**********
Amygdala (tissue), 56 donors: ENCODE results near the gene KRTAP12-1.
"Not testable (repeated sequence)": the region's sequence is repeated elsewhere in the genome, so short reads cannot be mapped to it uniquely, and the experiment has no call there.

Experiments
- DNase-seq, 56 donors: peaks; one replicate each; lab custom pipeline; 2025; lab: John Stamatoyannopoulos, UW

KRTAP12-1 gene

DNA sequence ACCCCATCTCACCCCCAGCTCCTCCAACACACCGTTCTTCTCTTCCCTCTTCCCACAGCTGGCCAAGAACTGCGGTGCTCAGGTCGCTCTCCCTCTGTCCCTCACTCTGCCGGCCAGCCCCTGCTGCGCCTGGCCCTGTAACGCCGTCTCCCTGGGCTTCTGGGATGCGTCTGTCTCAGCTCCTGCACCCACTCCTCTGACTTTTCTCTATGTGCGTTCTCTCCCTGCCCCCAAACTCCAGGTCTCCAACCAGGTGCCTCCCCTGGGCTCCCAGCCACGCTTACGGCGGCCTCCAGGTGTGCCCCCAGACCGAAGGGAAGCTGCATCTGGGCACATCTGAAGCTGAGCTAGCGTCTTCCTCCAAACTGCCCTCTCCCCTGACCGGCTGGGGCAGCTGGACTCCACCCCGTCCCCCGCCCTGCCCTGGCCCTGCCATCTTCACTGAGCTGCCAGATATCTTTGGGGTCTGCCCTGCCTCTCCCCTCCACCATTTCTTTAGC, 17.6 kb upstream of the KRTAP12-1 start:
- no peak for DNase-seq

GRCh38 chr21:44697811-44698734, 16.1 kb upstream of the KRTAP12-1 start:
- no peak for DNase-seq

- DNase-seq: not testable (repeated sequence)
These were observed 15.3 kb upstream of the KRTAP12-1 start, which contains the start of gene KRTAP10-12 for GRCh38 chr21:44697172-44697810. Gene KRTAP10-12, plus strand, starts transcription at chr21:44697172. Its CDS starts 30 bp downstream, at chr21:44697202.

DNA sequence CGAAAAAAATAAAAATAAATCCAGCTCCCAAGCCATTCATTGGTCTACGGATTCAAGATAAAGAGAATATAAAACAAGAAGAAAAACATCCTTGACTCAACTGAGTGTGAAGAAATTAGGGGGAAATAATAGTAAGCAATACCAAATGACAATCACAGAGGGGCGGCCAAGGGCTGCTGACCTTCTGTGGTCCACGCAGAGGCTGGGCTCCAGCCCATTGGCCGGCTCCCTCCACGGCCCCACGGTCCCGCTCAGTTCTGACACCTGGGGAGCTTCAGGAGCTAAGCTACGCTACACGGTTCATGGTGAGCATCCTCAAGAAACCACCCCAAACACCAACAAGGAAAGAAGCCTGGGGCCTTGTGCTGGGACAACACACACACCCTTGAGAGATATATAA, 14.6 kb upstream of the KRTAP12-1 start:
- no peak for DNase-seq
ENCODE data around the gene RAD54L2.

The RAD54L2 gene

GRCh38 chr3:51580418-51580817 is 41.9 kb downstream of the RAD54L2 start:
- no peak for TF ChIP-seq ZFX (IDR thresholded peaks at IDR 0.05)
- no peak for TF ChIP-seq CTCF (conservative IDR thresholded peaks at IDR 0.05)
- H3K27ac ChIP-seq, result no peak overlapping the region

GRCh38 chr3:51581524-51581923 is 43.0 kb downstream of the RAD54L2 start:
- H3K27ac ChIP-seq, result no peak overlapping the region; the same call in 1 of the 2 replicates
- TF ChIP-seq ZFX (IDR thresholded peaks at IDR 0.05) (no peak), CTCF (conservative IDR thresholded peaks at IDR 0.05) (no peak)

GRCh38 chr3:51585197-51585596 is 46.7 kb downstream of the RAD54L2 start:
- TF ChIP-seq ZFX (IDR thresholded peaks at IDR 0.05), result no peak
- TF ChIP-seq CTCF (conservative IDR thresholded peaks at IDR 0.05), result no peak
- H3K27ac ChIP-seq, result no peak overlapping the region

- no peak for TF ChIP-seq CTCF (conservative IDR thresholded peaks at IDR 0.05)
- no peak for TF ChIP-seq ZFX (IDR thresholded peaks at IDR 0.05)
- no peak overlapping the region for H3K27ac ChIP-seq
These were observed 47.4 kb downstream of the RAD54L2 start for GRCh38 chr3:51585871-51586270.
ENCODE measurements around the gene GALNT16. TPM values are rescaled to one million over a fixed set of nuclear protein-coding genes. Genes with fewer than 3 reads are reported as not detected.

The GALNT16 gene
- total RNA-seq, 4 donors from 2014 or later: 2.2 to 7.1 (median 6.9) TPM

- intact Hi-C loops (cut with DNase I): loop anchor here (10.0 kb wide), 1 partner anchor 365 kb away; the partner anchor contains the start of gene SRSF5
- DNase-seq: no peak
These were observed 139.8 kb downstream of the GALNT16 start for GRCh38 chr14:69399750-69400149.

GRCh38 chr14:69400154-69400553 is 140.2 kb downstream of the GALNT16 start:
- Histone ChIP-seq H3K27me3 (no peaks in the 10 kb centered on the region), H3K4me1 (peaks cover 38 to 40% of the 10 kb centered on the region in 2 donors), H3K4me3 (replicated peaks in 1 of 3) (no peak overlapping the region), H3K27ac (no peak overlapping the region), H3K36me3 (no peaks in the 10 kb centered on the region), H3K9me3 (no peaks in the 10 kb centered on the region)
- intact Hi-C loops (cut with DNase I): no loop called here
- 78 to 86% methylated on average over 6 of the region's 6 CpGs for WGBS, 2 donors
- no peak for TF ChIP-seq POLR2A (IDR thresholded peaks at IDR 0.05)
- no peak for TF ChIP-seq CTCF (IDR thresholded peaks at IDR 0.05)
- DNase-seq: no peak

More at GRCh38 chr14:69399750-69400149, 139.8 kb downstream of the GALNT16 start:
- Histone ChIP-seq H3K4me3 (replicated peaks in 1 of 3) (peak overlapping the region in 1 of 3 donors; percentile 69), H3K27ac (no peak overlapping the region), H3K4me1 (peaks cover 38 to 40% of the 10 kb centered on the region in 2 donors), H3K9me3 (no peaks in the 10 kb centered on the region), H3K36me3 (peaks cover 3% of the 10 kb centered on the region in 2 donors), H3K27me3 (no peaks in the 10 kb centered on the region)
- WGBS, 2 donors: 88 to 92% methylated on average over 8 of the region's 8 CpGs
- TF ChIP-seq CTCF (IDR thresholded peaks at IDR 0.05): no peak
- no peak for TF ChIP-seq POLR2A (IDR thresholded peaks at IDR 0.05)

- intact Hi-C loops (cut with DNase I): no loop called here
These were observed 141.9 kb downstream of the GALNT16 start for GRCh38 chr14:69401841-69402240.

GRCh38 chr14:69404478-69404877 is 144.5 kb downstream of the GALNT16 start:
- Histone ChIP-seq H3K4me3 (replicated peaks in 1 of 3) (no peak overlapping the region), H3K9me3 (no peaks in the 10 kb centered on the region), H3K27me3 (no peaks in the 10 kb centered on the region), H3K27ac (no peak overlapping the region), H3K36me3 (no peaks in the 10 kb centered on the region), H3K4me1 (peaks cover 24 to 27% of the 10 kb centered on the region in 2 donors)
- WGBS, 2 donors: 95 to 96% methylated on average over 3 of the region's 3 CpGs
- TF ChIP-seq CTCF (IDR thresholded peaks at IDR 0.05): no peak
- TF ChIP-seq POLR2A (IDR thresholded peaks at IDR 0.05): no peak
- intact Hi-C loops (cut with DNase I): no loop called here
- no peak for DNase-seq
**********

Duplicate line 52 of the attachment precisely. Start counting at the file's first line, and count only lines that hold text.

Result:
- Histone ChIP-seq H3K4me3 (replicated peaks in 1 of 3) (no peak overlapping the region), H3K9me3 (no peaks in the 10 kb centered on the region), H3K27me3 (no peaks in the 10 kb centered on the region), H3K27ac (no peak overlapping the region), H3K36me3 (no peaks in the 10 kb centered on the region), H3K4me1 (peaks cover 24 to 27% of the 10 kb centered on the region in 2 donors)